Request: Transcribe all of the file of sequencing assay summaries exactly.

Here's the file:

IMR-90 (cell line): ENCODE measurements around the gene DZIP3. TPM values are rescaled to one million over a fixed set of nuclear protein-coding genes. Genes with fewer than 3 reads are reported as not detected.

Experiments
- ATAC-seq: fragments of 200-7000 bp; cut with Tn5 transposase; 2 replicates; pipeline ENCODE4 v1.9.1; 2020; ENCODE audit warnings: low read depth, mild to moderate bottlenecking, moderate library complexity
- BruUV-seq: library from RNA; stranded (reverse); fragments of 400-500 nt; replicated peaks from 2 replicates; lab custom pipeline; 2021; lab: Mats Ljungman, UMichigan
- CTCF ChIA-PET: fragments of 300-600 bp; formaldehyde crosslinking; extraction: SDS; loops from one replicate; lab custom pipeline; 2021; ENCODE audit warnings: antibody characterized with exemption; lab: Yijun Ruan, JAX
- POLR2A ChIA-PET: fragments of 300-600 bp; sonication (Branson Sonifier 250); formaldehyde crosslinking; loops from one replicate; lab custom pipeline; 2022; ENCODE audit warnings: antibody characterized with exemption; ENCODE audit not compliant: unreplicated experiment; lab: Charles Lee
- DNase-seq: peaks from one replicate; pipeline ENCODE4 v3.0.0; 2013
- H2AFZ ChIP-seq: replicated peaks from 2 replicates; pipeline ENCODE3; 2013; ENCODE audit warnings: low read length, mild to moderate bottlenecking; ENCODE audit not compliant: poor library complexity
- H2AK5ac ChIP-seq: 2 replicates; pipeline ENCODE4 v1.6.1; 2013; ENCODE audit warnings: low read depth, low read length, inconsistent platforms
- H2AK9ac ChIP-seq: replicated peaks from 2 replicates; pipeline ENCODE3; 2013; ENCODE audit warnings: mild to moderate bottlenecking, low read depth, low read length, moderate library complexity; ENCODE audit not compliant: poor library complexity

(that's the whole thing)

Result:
IMR-90 (cell line): ENCODE measurements around the gene DZIP3. TPM values are rescaled to one million over a fixed set of nuclear protein-coding genes. Genes with fewer than 3 reads are reported as not detected.

Experiments
- ATAC-seq: fragments of 200-7000 bp; cut with Tn5 transposase; 2 replicates; pipeline ENCODE4 v1.9.1; 2020; ENCODE audit warnings: low read depth, mild to moderate bottlenecking, moderate library complexity
- BruUV-seq: library from RNA; stranded (reverse); fragments of 400-500 nt; replicated peaks from 2 replicates; lab custom pipeline; 2021; lab: Mats Ljungman, UMichigan
- CTCF ChIA-PET: fragments of 300-600 bp; formaldehyde crosslinking; extraction: SDS; loops from one replicate; lab custom pipeline; 2021; ENCODE audit warnings: antibody characterized with exemption; lab: Yijun Ruan, JAX
- POLR2A ChIA-PET: fragments of 300-600 bp; sonication (Branson Sonifier 250); formaldehyde crosslinking; loops from one replicate; lab custom pipeline; 2022; ENCODE audit warnings: antibody characterized with exemption; ENCODE audit not compliant: unreplicated experiment; lab: Charles Lee
- DNase-seq: peaks from one replicate; pipeline ENCODE4 v3.0.0; 2013
- H2AFZ ChIP-seq: replicated peaks from 2 replicates; pipeline ENCODE3; 2013; ENCODE audit warnings: low read length, mild to moderate bottlenecking; ENCODE audit not compliant: poor library complexity
- H2AK5ac ChIP-seq: 2 replicates; pipeline ENCODE4 v1.6.1; 2013; ENCODE audit warnings: low read depth, low read length, inconsistent platforms
- H2AK9ac ChIP-seq: replicated peaks from 2 replicates; pipeline ENCODE3; 2013; ENCODE audit warnings: mild to moderate bottlenecking, low read depth, low read length, moderate library complexity; ENCODE audit not compliant: poor library complexity